23 area schools and 10 districts do not meet the state standards for the adequate yearly progress, or AYP, test.
Janie Cooper has some failing and some passing schools under her watch... And knowing some barely missed the mark can be upsetting.
Cooper, who is Palo Duro's Cluster Director says, "It's very frustrating when you miss a goal you set for yourself and your school by a very small margin. But the good thing is now we know what the area's we need to address are and we can attack those areas with fervor and with the best needs of the students in mind, so even though we are disappointed that those schools didn't all meet expectation we have the data we need to get them going in the right direction."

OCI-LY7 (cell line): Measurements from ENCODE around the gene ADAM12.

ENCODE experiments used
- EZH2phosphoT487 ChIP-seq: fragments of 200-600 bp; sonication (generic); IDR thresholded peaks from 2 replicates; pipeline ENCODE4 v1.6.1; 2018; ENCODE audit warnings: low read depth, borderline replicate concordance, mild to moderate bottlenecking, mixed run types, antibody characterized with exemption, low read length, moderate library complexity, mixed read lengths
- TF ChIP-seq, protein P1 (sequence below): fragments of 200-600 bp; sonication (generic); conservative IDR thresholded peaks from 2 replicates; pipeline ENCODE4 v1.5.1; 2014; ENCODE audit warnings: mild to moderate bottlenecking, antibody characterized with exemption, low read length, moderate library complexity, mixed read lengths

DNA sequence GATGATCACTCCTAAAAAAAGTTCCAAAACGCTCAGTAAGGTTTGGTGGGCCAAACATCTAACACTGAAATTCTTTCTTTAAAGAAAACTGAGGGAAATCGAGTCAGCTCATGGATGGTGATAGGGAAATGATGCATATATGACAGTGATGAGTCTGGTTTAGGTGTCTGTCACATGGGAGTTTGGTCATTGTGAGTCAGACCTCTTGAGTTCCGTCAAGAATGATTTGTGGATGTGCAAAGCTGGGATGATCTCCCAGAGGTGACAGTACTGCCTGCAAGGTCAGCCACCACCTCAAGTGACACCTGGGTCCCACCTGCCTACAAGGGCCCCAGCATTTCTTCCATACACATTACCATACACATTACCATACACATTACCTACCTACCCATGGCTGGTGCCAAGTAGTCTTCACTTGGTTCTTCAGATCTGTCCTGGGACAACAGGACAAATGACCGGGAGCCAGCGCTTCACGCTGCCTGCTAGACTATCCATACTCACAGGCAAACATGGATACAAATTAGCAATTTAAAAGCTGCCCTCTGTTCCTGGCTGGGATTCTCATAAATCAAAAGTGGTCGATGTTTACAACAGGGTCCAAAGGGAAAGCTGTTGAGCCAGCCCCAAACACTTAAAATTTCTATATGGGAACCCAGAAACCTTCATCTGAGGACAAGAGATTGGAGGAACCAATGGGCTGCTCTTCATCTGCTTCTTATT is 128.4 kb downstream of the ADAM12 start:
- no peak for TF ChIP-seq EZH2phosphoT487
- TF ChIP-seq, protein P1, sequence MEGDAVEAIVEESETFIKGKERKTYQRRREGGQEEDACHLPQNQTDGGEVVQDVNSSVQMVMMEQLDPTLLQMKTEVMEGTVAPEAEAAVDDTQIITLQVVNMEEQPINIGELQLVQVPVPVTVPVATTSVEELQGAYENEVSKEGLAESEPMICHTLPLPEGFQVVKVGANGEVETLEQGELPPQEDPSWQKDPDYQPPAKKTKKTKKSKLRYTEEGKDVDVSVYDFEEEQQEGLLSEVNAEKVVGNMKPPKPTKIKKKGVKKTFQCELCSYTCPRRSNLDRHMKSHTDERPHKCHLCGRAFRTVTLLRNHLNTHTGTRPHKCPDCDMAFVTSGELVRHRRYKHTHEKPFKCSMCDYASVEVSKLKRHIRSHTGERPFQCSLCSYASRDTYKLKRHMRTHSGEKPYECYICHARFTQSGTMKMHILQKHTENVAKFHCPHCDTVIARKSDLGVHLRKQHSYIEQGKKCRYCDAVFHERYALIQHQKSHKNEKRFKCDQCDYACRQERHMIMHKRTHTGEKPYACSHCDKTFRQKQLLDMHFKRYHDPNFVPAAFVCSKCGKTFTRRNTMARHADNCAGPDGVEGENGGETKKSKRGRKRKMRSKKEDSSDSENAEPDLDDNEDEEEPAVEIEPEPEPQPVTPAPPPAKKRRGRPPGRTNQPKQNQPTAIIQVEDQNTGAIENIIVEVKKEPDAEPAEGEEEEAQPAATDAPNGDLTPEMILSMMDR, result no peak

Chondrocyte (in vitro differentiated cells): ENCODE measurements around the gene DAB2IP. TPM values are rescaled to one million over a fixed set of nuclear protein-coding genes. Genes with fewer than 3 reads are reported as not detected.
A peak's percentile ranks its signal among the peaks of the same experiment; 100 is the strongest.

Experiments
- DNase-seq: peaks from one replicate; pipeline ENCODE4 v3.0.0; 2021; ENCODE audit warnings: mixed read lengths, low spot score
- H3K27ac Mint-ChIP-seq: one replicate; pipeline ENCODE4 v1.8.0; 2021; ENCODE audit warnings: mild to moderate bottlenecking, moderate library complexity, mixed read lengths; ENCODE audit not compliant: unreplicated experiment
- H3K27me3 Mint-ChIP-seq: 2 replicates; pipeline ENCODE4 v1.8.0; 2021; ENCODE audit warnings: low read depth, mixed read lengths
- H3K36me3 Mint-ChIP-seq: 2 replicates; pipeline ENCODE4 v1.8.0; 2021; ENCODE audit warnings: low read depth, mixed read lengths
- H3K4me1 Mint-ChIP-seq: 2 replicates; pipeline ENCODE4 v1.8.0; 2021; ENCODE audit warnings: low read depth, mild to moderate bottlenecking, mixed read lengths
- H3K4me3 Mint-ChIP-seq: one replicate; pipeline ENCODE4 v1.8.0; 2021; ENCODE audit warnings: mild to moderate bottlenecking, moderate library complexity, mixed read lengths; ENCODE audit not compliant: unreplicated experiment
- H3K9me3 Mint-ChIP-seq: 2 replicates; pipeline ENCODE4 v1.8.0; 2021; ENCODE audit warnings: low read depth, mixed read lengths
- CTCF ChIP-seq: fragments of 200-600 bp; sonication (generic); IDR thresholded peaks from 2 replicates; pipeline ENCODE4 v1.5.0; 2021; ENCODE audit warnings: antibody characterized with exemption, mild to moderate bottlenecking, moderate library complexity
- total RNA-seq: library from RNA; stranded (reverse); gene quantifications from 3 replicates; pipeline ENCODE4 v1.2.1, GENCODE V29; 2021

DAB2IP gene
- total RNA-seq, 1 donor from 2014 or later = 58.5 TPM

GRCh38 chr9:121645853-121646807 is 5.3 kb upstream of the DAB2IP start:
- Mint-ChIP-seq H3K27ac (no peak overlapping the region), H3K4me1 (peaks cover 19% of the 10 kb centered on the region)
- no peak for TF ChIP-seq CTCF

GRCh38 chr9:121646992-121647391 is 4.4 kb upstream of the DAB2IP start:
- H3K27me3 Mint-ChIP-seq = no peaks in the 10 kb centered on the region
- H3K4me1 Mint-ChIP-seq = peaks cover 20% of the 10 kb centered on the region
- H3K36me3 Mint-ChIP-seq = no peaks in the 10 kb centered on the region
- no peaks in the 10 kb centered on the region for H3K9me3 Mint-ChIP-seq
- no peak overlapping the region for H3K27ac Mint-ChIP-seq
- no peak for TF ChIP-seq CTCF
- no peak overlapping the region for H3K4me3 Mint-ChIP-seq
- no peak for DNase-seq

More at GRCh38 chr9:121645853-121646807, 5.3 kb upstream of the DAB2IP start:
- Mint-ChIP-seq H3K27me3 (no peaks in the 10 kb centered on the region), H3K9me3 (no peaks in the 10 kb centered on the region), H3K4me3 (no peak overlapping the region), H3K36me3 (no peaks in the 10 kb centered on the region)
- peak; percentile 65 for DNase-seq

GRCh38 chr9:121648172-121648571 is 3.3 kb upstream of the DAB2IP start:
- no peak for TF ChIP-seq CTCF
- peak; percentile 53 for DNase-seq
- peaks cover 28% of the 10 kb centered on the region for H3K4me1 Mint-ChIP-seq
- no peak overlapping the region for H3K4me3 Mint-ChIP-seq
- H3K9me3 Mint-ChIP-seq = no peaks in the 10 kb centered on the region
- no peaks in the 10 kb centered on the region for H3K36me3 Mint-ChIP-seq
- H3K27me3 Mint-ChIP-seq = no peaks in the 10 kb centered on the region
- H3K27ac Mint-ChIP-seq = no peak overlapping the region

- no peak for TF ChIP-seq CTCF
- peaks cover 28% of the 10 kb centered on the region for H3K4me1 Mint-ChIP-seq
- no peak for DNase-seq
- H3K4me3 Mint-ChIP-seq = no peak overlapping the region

Less than 11 students meant the difference between passing and failing in seven of the nine failing AISD schools. It's a close margin that Canyon ISD is feeling as well.
Laurie Cizon with Canyon ISD says, "We know that it was half of one percent and so it was a very small number. But we don't work on that. What we work on is meeting the needs of every single child. If one child doesn't pass we need to work harder with that one child, and that's our focus."
This is the first year special education students were required to pass in the grade that matches their age, causing some schools or districts to fail...